As soon as I got back to NYC, I bought the Cyprus (in a shorter length than the Ikelos, I think 205 vs 210) and haven’t looked back.

          The Ikelos is just backup paddle and I never use it. Now that you mention it, I should probably test it to make sure it still works!

  11. I love the big ships. What a beautiful view of the skyline too.

  12. Looks like a great day! Jean was out in the Sound all day, but all she saw was bunker (no whales; no sharks either). Thanks, we enjoyed your post! :)

  13. I really enjoyed seeing all of your photos. Such a different perspective from a kayak.

    Tamara

  14. Vlad – I’m VERY much enjoying your photos!

  15. Nice bit of healthy exercise for the pair of you…on a sunny Sunday afternoon…in Summertime…
    Why is it your pictures make me want to sing in pure pleasure?

  16. oh the joys of summer!

  17. Ikelos (continuation)
    LOL — Johna, Vlad’s photos of you plying the huge Ikelos blades a few years ago inspired me to get one. It’s slowly become my main paddle. Wonderful drive, easy to maintain a brisk pace while relaxing the rotation rate — no need to mimic an out-of-control washing machine agitator. Julie tried mine, liked it so much she got one too.
    It can be a handful in wind, when we switch to the Cyprus.
    Coaches much too dictatorial & narrow-minded for my taste. At Lake Champlain Sea Kayak Institute one objected to bent-shaft paddles, which I was not about to discard for his sake. Loved the sessions otherwise, but old Perl programmers know a thing or two on their own, mainly TMTOWTDI (there’s more than one way to do it).
    Sorry if this is out-of-bounds, not seeking a tedious technical thread a la paddling.net, just finding it ironic & amusing you stopped using the paddle you (unknowingly) inspired us to obtain.

    • Johna Till Johnson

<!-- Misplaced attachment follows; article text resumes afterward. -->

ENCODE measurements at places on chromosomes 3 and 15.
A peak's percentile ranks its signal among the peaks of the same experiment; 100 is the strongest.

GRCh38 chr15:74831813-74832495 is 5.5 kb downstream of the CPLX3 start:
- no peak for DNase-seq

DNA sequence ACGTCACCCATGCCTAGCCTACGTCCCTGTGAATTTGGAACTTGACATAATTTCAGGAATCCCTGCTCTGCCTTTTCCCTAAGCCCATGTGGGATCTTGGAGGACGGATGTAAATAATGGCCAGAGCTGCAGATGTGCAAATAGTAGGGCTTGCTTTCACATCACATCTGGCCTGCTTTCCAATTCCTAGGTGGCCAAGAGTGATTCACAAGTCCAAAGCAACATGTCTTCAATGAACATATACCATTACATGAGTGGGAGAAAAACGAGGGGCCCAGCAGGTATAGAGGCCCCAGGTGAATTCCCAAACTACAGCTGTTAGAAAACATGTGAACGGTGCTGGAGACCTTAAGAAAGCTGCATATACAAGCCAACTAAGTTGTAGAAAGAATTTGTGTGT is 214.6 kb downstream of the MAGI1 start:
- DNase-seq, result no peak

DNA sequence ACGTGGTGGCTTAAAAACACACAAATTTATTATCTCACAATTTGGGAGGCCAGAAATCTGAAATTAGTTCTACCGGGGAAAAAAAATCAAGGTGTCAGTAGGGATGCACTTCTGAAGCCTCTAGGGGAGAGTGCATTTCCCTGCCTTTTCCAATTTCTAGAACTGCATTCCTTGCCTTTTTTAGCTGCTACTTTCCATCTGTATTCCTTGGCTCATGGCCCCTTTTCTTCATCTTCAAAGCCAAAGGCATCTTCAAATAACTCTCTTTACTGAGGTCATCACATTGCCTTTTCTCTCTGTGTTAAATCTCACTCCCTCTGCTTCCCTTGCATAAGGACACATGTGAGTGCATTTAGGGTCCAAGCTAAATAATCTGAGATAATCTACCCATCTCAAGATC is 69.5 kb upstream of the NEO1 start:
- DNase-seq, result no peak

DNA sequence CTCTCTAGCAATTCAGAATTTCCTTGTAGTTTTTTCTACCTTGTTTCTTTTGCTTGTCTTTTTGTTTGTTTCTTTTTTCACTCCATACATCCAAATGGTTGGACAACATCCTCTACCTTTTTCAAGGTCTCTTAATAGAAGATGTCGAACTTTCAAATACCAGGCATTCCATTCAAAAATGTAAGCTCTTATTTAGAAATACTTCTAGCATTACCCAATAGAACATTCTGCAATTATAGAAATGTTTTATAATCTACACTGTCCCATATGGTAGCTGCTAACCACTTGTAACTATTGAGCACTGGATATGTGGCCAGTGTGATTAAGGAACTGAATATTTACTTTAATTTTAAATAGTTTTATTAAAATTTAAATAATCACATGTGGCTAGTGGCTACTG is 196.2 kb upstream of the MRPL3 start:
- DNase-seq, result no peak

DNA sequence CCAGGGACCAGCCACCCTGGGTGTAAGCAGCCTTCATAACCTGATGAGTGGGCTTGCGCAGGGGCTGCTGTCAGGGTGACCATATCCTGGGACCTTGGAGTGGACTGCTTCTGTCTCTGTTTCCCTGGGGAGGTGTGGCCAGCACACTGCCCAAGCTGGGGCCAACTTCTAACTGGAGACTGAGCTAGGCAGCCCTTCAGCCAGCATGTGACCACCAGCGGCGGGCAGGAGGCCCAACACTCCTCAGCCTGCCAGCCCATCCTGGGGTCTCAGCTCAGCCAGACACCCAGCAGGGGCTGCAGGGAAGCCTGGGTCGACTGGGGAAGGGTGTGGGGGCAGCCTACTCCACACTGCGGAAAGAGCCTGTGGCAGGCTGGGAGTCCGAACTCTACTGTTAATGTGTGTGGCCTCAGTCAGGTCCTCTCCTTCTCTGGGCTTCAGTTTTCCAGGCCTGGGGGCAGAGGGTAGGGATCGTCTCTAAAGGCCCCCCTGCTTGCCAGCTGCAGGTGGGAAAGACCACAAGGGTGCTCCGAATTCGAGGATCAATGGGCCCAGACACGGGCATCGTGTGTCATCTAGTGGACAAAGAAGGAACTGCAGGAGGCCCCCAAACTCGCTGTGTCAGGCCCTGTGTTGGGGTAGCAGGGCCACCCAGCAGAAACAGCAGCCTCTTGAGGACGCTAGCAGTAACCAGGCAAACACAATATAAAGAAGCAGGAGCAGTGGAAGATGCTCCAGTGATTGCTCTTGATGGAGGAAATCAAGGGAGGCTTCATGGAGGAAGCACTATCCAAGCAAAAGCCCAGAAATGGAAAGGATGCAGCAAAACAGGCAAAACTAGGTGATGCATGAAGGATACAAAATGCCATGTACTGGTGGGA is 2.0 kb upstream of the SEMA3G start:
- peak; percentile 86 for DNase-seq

Hey, if you can’t have a good kayak-geekout on WindAgainstCurrent, when CAN you? :-). I’ve given the wrong impression of John, though–he was the opposite of dictatorial. His point wasn’t “use this” it was “try this and see what you think”–and swapping paddles with me was an efficient way to get there.

      It could also be a “where you are in your development” sort of thing.

      My forward stroke has improved considerably since switching to the Cyprus, largely because I have much better control over the blade (and thus blade angle, blade position, etc.)

      But you bring up some good points…It might be a good time for me to see if I can maintain that control with the bigger blade. If I ever do move back to the Ikelos, though, it’s likely to be a shorter length.

      Did not know you were a Perl programmer. Ever tried PHP?

      • Putting aside his bent-shaft disgruntlement, the LCSKI instructor was excellent, fixing my forward stroke which was the main goal in taking the course. I had struggled for two years trying to establish harmony among boat, paddle & paddler, more difficult than it seems.
        He did not know I owned a straight shaft Cyprus, left behind because it was a little too long, although obtaining it was a step in the right direction. A few weeks ago we traded it for an Ikelos which Julie now uses.

        • Johna Till Johnson

          You’ve got me thinking–I may decide to use the Ikelos for Blackburn (if it still works).

          One thing I find interesting—the trend towards not-feathering paddles. I’ve never understood the logic/physics behind feathering paddles. In my mind, it just accommodates the asymmetry most people have built up over years (can rotate further/more easily in one direction).

          But the whole point should be to become more symmetrical, not cater to someone’s learned asymmetry…..

  18. A RETIRED Perl programmer, which means I barely understand my own code. Well, not as bad as all that, but my facility with the syntax is falling off.
    No PHP other than the occasional ugly hack needed for Julie’s dragon boat team’s website. I’m the webmaster, trying to keep it basic, no desire to dig in deep. Most of the paddlers seldom visit the official site, use the FB site instead. OK by me, but no point in getting carried away with slick features. Winter work, anyway, paddle season too brief for complicated projects & side-shows.

  19. Fabulous as ever. You clearly show Manhattan as intended. I was hoping for whales too but the shot with the rays of sunlight was pretty dam good!